“I paid $1.1 million for my engine and they take it away from me; I am 55 years of age; where am I supposed to find work from now? I wake up this morning and I owe the landlord, I owe the shop and with my engine gone, nobody gon’ want to trust me anymore,” another person lamented.

Persons also argued that they had received no forewarning of the exercise, while adding that not even the GGMC officers on the ground were aware of the exercise.

However, Stabroek News understands that most of those who had equipment seized were previously warned that their operations were not in compliance. It was noted, too, that operators had communicated to GGMC that they will take the necessary steps to comply, but have failed to do so.

On the issue of regularising mining operations, some miners contended that the process is less than efficient, while others argued that the delay in land distribution has forced some into mining in risky areas.

“We were promised by His Excellency when he was campaigning that we will get land, we agreed and we accepted.  But we, as a syndicate, have been waiting 18 months now that we waiting for 10 blocks that we have already paid for, after spending more than $1.2 million to go to town and come back. Minister Trotman came up here and we got the blocks but what we are saying is, had we gotten these blocks before, these miners would not be working in these worked out areas. When you are working in tailings is no kind of gold and is risky areas. We know that but should we work a maiden land it would not be as risky,” one man explained.

“The thing is, the lands in Mahdia are overworked, and there is no gold left. Open entrances and roads to the mining lands that are available and give them to people to work because when the big men out there are given lands to work and make money, they are taking the money out of the area. Our people on ground are being suffocated and it is not only affecting miner, it is affecting everybody, the entire population of Mahdia,” another man said.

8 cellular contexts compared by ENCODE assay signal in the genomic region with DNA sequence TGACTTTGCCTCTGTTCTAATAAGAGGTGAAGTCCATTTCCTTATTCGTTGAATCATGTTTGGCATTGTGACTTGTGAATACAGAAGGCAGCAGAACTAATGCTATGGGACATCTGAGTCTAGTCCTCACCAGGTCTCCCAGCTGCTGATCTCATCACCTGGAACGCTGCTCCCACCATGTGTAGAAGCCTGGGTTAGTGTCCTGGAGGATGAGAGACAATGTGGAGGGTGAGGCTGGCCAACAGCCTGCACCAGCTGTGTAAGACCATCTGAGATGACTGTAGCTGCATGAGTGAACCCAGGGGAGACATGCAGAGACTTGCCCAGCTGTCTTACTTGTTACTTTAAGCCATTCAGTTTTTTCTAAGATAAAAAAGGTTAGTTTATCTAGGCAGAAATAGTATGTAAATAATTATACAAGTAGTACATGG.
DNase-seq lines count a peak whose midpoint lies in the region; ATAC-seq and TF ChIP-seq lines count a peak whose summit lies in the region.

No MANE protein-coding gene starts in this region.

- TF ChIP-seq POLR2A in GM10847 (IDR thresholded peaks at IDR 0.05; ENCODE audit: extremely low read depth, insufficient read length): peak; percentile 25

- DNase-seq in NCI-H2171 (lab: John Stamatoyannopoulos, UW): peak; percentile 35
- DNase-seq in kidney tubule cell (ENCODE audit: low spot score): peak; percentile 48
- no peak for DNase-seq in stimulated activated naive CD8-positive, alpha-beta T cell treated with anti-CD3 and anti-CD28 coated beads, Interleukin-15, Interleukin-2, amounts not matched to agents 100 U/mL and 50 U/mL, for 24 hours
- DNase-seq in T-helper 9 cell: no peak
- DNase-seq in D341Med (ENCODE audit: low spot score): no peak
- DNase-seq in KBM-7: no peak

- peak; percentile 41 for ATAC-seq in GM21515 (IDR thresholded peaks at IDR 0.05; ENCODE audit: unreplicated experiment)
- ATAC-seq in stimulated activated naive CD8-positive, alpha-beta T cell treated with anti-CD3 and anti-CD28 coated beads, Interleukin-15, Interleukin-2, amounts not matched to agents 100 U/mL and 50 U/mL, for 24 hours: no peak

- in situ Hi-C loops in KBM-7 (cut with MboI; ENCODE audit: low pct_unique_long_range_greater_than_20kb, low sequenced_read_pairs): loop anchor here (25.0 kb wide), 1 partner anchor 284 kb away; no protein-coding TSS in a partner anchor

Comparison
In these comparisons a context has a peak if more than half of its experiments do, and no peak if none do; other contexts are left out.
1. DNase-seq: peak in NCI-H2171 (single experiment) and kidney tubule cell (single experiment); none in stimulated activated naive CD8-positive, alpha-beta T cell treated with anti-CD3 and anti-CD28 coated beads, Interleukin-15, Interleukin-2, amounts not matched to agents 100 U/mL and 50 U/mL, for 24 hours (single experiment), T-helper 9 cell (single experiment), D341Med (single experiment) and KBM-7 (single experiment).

Survival

Marbell Thomas, Toshao of Campbelltown expressed similar sentiments, saying that the development of the community depends more on royalties from mining than it does presidential grants.

“It is an issue of survival for many of us because we depend on mining for development of our community. We do not have an issue with GGMC doing their work but they need to remember that we are all humans and that miners have invested a lot into their equipment. The $1 million presidential grants is not enough, we depend on royalties from mining to develop our community,” she lamented.

Meanwhile, the Ministry, in a statement issued on Saturday, explained that the operation which began last Friday, is expected to last eight days and has since resulted in cease work orders being issued, and the removal of some operators.

Conducting the exercise is a team comprising of five wardens from the ministry’s Compliance Division and 12 GGMC officers, all of whom have been deployed to the area.

Acting GGMC Mines Manager Krishna Ramdass was reported as saying that the operation had managed to already identify mining operations that did not conform to safety, issue cease work orders, and even completely removed some operations from the environment.

He further noted that some areas were cordoned off, and instructions were given to operators as to what is required to resume operation. Other facets of non-compliance will be dealt with as the exercise continues, the statement added.